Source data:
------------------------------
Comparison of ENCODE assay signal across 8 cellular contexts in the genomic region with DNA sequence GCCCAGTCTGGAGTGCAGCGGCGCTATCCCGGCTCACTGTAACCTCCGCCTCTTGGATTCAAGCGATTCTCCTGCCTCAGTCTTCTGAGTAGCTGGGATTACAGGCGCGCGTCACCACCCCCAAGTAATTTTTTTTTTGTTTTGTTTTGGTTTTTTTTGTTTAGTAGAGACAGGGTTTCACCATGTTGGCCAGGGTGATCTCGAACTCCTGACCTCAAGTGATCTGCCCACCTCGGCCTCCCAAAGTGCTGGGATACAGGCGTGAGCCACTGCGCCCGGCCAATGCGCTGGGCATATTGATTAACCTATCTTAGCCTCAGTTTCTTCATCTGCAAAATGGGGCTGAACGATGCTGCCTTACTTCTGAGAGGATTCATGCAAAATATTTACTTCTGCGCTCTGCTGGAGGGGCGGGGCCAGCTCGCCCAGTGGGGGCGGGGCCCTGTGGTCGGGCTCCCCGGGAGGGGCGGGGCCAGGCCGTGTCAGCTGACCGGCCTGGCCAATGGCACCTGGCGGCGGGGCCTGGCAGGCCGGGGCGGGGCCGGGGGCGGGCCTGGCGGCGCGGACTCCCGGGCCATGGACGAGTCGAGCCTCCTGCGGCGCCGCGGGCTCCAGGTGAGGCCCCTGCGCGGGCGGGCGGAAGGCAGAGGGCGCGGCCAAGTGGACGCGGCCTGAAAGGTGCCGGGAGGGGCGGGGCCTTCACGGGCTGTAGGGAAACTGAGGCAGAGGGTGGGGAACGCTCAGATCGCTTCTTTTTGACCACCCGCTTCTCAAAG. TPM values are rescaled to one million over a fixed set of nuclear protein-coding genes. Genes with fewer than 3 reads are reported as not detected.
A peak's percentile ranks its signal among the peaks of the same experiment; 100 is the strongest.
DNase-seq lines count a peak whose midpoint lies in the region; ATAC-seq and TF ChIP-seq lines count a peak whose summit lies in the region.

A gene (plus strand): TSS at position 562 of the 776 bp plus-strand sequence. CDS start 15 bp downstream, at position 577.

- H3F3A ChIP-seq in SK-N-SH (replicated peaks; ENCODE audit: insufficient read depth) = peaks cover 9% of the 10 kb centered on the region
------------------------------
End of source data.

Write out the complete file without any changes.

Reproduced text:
Comparison of ENCODE assay signal across 8 cellular contexts in the genomic region with DNA sequence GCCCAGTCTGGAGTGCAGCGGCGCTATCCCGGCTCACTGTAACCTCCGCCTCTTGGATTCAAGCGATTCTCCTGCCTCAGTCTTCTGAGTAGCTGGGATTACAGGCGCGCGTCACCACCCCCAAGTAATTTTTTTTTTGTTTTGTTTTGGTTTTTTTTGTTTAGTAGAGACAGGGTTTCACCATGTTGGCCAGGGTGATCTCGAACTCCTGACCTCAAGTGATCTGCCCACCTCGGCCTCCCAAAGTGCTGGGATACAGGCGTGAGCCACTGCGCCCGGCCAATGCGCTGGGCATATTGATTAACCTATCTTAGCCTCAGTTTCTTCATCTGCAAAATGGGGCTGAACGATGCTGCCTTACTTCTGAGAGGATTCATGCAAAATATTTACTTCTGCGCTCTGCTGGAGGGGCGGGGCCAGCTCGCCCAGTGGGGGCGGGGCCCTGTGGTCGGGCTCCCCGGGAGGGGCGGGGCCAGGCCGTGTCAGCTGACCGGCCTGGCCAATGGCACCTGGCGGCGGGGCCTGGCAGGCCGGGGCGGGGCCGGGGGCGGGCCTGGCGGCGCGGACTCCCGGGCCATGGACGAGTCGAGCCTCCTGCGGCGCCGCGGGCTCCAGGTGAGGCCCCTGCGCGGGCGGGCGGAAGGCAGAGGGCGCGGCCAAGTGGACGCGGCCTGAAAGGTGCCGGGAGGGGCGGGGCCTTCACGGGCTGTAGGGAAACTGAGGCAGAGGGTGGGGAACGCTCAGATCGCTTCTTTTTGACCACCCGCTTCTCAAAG. TPM values are rescaled to one million over a fixed set of nuclear protein-coding genes. Genes with fewer than 3 reads are reported as not detected.
A peak's percentile ranks its signal among the peaks of the same experiment; 100 is the strongest.
DNase-seq lines count a peak whose midpoint lies in the region; ATAC-seq and TF ChIP-seq lines count a peak whose summit lies in the region.

A gene (plus strand): TSS at position 562 of the 776 bp plus-strand sequence. CDS start 15 bp downstream, at position 577.

- H3F3A ChIP-seq in SK-N-SH (replicated peaks; ENCODE audit: insufficient read depth) = peaks cover 9% of the 10 kb centered on the region